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〇〇さんにプレゼントをもらいました。 〇〇さんからプレゼントをもらいました。

I feel it is more natural to use particle に, but I'm not a native speaker. Can someone please help me out on this? Both these options are listed in the current text I'm using to teach my students, but I want to be able to explain in further detail. I also wish to advise them of the difference between the use of the two and which is more common.

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If に marks the source of something then it can be replaced by から, eg:

父にもらいました|I received it from my father.

だれに聞きましたか。|Who told you?

If に marks an agent then it cannot. eg:

僕はアメリカ人に英語を教えてもらいました。|I had an American teach me English.

(兄は私に五時間も運転させました。|My older brother made me drive for 5 hours.)

Also, に=>psychological closeness to the human source so sometimes から has be used, eg:

ビルさんは[文科省]{もんかしょう}から/に*[奨学金]{しょうがくきん}をもらいました |

Bill received a scholarship from the Ministry of Education.

In your example either is fine.

Reference: Dictionary of Basic Japanese Grammar - ni(3)

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僕はアメリカ人から英語を教えてもらいました sounds grammatical to me, although に might be prescriptively preferred. Lots of relevant ghits too: google.co.jp/… – dainichi Apr 17 '13 at 2:27
At first I wondered about context but see if you can find an example with a direct object marked by を. Your search mostly shows the object being modified (-から教えてもらったN) – Tim Apr 17 '13 at 16:09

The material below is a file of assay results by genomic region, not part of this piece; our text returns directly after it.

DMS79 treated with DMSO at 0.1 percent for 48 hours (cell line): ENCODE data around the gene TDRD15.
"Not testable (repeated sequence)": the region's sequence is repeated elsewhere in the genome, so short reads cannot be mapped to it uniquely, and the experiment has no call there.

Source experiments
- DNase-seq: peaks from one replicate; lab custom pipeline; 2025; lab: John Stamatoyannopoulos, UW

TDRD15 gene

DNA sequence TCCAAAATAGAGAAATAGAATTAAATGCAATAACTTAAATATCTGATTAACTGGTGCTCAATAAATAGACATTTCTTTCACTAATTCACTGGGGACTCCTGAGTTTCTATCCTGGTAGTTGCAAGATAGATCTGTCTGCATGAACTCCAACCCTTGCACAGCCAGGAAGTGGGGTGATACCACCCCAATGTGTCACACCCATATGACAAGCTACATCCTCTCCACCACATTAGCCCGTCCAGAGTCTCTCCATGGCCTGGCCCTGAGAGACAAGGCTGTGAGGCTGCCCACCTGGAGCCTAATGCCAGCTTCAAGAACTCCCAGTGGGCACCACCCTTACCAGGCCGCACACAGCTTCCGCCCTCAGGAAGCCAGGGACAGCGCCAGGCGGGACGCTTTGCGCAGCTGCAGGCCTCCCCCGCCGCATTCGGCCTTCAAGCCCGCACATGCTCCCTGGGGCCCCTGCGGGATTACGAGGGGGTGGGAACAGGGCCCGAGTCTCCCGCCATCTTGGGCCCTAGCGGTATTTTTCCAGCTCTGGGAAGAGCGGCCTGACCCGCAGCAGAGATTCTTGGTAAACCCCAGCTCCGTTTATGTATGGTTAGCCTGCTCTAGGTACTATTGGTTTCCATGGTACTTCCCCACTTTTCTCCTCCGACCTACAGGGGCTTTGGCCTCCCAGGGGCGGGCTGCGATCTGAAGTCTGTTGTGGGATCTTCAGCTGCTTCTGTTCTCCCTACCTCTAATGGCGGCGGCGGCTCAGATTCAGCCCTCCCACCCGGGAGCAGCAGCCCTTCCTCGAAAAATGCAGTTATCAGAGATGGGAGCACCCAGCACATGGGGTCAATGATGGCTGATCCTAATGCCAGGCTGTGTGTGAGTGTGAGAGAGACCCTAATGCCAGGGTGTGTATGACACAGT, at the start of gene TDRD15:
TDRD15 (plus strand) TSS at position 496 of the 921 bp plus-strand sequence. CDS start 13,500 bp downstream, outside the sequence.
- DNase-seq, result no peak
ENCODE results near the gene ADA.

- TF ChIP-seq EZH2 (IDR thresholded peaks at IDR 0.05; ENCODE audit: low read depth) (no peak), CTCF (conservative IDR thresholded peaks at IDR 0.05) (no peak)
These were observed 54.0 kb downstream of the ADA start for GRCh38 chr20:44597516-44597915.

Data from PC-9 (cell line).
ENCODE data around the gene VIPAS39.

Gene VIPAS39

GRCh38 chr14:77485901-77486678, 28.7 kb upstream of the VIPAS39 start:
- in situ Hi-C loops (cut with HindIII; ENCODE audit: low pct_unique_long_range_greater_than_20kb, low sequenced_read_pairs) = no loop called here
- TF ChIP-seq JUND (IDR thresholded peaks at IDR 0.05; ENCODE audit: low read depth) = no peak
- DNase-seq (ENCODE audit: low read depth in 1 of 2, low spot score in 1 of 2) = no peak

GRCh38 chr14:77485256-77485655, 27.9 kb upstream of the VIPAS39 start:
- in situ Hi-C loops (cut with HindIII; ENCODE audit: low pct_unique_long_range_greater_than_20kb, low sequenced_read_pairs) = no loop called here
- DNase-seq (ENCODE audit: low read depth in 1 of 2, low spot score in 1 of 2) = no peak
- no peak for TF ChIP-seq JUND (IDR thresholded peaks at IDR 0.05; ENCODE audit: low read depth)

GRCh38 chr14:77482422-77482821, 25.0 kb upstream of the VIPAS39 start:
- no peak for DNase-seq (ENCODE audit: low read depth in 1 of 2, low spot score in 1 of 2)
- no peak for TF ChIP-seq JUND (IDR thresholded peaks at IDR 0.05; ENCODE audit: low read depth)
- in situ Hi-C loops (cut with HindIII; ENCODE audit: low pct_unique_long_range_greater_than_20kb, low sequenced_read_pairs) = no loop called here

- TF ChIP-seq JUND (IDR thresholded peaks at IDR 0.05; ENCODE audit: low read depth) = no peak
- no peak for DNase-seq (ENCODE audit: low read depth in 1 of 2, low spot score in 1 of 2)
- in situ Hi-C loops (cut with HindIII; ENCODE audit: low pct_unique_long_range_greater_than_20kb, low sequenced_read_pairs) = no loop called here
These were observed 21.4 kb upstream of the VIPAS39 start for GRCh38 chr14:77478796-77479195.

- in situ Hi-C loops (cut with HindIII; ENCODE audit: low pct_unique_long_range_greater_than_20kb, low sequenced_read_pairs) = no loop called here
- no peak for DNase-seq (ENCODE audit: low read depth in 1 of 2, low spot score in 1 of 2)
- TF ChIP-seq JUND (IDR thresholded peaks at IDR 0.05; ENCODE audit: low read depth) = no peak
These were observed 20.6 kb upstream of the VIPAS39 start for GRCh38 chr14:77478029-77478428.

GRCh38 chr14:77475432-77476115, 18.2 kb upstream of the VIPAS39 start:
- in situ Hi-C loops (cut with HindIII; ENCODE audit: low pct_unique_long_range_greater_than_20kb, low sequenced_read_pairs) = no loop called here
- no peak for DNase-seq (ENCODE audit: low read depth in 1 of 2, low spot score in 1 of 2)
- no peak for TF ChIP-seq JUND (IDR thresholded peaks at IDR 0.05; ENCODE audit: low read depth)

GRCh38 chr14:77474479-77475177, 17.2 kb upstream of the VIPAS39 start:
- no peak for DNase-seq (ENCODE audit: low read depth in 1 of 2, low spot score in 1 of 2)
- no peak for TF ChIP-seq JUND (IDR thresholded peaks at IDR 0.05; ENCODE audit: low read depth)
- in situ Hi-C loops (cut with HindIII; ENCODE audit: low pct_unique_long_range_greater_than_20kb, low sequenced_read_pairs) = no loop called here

As you wish, sir: google.co.jp/… – dainichi Apr 18 '13 at 3:44
Thanks both of you. I can't really argue with Dainichi but I did notice while studying JLPT1 (ie without reference to any text) that the pattern using "ni" seemd to the norm and could not ever remember seeing the pattern with "kara" used in a question. Maybe it is common in practice but strictly speaking incorrect (and hence does not get used in text books)? – Tim Apr 19 '13 at 3:08

I don't think that native Japanese distinguish both ~に…をもらった and ~から…をもらった. Untill I read your question have I never thought about this. Japanese use both and the two are completely natural. I myself might prefer ~から…をもらった.

When we ask a hearer, for example, whom he/she got money from, we use both だれからもらったの and だれにもらったの. There is no difference between both sentences.

I am learning English. As a learner I think this way: If there are two words having approximately same usage, I would like our teacher to tell us that both of them can be used. That would bring us to the use of foreign languages without worrying about mistakes. I'm sorry I sound so selfish.

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I understand your feeling. I have felt this way many times, but if there was no difference then he probably would have not asked this question. I believe it is important to not worry about making mistakes too, but the people here, in my opinion, in most cases, are past this point and want to know the intricacies of Japanese, which is why they ask the questions. In my experience with English, there is usually a pattern that I have had yet to discover when it appears to me. – b_d_m_p Apr 21 '13 at 14:27

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